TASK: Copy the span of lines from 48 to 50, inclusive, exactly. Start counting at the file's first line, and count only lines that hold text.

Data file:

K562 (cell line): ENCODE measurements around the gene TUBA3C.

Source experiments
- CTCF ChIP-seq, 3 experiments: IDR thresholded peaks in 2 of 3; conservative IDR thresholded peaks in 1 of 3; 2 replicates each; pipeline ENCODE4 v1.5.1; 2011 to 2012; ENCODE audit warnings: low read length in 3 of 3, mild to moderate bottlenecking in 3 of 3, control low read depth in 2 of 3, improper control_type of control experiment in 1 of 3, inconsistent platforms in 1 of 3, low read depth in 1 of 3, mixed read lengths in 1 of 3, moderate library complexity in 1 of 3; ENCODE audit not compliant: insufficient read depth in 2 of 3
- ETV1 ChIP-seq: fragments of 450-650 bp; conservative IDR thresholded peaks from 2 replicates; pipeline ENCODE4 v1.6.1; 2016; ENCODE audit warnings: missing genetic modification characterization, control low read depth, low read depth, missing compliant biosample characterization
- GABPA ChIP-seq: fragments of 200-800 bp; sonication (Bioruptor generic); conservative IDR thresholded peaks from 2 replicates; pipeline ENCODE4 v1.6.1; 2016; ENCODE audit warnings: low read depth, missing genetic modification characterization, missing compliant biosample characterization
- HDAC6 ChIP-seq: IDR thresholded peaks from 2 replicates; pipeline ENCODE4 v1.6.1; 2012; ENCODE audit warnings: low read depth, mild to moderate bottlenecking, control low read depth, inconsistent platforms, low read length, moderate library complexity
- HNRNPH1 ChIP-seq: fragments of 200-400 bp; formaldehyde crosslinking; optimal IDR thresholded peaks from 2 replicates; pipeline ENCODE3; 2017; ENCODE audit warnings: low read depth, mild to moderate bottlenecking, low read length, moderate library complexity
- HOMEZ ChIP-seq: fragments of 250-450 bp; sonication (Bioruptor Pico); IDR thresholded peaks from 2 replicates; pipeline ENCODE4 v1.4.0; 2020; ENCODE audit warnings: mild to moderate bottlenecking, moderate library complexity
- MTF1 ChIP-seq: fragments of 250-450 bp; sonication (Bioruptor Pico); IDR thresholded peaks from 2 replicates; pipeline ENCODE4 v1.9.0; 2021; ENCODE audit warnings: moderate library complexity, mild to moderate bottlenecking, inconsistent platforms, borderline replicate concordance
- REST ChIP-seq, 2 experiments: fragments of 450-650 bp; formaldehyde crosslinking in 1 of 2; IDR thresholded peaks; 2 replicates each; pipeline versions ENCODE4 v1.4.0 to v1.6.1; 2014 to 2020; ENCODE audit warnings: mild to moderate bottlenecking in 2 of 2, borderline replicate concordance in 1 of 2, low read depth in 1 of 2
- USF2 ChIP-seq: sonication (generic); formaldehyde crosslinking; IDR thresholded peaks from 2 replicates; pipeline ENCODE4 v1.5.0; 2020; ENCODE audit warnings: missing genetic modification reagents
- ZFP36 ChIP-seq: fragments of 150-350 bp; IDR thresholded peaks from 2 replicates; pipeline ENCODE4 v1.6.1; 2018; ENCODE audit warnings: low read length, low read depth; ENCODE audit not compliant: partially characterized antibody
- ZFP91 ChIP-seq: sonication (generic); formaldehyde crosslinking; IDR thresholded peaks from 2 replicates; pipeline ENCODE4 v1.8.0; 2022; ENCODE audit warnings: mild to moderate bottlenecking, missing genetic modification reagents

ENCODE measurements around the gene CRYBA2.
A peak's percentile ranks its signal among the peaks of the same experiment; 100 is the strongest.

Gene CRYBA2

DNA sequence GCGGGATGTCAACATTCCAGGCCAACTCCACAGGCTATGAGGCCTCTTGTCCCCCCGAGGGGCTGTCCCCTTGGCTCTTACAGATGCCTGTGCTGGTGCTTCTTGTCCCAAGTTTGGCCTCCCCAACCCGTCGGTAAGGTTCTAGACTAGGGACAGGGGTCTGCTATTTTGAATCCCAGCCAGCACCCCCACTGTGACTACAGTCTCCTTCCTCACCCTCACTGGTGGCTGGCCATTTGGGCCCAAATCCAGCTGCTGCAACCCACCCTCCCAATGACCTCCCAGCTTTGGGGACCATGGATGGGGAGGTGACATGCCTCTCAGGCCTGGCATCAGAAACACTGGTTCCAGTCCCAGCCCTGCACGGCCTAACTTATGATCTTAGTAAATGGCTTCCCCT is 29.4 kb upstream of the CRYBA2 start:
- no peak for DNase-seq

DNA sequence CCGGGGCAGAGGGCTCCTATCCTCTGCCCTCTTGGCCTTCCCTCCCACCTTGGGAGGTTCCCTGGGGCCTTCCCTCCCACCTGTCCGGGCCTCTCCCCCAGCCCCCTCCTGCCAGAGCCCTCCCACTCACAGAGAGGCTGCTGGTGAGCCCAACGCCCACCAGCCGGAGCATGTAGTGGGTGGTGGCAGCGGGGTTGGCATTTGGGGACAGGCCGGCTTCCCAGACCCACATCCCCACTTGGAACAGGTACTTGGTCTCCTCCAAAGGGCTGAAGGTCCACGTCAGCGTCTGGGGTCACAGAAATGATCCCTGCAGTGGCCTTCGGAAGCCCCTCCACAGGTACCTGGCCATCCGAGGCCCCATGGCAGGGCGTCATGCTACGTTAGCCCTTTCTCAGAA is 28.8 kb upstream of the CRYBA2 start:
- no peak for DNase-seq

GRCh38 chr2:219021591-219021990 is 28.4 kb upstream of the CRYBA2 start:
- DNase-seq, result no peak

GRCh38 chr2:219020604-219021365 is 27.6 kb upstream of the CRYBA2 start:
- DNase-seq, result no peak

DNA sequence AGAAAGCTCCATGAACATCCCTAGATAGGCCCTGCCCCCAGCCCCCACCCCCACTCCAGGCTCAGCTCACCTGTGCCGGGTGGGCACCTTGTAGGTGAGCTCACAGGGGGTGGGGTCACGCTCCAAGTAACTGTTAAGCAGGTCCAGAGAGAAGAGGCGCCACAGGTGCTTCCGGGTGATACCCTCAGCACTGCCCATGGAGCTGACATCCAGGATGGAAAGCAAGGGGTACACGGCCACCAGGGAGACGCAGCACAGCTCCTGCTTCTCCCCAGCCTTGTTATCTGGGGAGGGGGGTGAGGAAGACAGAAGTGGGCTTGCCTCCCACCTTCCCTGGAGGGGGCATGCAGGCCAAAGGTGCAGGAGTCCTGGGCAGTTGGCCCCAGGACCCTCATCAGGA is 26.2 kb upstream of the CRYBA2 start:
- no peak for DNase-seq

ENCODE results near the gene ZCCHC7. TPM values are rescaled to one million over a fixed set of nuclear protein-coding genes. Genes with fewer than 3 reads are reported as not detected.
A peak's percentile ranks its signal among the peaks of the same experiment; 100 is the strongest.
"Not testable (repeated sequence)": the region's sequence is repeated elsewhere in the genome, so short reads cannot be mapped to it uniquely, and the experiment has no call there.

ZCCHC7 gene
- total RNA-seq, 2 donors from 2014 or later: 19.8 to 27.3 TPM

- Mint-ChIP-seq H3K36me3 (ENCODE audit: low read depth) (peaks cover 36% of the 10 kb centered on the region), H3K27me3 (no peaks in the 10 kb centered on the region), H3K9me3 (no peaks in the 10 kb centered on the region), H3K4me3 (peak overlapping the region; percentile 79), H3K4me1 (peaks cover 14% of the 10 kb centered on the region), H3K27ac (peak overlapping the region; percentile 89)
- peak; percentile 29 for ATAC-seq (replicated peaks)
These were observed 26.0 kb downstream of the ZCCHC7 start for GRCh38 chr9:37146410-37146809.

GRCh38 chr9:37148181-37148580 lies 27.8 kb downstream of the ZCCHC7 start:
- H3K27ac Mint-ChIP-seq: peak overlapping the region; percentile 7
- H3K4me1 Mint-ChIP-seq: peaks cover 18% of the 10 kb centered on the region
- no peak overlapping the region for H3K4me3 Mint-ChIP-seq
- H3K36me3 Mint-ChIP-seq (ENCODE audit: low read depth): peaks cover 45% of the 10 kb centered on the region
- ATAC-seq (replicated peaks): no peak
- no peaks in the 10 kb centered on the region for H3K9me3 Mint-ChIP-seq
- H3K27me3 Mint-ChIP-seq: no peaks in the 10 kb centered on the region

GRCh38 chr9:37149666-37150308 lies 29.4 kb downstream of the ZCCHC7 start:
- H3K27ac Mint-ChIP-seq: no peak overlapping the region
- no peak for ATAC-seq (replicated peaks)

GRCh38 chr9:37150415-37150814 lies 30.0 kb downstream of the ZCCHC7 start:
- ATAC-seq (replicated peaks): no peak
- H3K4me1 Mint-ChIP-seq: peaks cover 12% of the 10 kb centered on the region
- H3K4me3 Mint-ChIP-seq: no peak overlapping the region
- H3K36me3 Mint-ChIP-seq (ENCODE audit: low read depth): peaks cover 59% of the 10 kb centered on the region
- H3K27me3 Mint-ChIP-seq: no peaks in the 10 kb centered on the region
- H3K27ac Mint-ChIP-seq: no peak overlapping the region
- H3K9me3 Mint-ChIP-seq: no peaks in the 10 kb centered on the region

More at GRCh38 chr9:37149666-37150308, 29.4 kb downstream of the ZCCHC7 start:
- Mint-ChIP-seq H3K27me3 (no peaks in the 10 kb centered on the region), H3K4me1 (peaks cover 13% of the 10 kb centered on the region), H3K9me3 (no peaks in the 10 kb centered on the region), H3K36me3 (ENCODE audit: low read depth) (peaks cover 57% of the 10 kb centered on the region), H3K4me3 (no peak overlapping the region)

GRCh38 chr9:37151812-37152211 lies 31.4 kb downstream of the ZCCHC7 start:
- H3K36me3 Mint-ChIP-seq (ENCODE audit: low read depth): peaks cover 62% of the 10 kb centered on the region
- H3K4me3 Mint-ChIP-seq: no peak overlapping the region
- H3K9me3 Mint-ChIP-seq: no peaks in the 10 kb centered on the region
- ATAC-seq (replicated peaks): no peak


- H3K4me1 Mint-ChIP-seq: peaks cover 12% of the 10 kb centered on the region
- H3K4me3 Mint-ChIP-seq: no peak overlapping the region
- H3K36me3 Mint-ChIP-seq (ENCODE audit: low read depth): peaks cover 59% of the 10 kb centered on the region